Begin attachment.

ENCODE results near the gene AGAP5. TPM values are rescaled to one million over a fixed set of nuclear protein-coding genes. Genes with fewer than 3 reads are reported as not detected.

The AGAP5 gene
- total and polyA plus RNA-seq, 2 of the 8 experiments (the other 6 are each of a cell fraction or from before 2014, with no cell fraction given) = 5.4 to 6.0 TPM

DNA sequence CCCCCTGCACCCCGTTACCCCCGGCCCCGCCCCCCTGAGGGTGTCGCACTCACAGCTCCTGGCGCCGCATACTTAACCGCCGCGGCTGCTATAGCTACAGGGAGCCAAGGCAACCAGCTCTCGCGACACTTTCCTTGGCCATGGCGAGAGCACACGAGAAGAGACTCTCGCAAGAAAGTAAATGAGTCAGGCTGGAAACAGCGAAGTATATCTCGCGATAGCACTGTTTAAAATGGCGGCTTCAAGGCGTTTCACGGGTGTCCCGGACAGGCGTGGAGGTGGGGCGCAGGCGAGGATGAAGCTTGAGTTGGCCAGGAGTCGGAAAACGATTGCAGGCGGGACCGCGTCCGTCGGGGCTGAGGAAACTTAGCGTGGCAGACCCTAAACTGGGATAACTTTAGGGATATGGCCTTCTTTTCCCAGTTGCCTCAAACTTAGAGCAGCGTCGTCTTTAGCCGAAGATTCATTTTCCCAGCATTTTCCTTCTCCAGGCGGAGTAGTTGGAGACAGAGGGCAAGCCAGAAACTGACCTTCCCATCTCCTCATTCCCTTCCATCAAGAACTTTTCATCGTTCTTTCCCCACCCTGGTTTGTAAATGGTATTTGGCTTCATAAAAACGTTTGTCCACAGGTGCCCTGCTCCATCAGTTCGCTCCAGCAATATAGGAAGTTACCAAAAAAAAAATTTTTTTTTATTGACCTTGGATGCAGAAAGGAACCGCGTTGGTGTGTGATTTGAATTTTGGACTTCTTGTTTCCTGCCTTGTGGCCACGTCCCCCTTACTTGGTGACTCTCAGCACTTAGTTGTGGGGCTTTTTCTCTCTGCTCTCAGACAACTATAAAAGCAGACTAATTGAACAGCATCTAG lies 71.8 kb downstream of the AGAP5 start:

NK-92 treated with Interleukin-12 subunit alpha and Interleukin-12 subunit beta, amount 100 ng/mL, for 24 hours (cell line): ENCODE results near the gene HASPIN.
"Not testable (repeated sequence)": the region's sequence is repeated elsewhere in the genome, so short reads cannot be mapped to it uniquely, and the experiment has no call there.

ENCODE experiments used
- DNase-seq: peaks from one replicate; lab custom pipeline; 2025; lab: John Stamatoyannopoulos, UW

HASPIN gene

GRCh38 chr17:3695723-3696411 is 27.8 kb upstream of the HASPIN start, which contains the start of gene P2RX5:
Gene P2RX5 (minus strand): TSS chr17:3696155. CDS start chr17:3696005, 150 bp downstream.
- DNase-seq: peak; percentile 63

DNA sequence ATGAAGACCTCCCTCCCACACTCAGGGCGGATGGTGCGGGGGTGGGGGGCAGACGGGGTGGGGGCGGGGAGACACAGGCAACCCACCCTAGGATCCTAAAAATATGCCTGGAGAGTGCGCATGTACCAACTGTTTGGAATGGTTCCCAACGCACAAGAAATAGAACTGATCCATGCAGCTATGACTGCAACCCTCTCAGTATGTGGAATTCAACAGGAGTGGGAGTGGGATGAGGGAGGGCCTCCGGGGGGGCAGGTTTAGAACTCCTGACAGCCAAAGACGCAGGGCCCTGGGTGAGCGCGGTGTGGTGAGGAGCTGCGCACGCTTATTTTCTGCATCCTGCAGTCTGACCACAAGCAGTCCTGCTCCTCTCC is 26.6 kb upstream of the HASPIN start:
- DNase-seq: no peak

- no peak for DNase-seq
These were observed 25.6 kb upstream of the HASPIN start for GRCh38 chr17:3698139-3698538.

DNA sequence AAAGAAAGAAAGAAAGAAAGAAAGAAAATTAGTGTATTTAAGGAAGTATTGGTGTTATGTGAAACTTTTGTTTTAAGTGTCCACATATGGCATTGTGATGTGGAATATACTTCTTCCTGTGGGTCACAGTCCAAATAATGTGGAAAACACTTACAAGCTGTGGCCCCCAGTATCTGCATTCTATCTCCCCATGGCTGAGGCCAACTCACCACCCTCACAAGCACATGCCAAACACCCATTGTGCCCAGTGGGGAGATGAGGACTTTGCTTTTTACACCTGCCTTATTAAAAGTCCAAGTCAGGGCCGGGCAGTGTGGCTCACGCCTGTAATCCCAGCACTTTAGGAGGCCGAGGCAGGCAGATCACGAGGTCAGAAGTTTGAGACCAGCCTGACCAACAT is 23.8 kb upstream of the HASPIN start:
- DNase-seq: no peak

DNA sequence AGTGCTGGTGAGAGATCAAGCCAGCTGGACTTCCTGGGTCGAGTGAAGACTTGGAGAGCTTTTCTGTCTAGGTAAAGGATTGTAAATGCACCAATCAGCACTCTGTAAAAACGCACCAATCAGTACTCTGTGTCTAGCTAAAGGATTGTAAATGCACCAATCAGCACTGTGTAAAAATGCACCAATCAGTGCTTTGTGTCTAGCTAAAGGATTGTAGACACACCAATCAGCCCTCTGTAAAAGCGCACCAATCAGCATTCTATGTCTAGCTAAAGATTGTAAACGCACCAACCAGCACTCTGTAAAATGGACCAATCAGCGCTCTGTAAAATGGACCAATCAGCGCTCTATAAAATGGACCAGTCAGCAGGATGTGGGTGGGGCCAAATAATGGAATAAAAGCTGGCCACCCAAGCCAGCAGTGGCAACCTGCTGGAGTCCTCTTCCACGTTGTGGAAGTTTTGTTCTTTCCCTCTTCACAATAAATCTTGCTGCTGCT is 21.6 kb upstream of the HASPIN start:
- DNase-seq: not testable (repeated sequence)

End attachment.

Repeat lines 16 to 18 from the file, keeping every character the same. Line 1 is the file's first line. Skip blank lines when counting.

These were observed 25.6 kb upstream of the HASPIN start for GRCh38 chr17:3698139-3698538.

DNA sequence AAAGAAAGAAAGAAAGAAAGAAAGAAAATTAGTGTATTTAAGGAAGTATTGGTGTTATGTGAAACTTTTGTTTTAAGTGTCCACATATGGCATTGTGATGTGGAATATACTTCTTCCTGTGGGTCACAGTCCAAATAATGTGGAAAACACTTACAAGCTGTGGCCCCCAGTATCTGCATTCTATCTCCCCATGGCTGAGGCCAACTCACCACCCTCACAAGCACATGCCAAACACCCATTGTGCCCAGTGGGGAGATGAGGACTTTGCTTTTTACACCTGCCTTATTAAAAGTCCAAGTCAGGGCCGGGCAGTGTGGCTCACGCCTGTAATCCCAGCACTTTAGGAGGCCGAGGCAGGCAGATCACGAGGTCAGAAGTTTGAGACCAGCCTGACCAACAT is 23.8 kb upstream of the HASPIN start:
- DNase-seq: no peak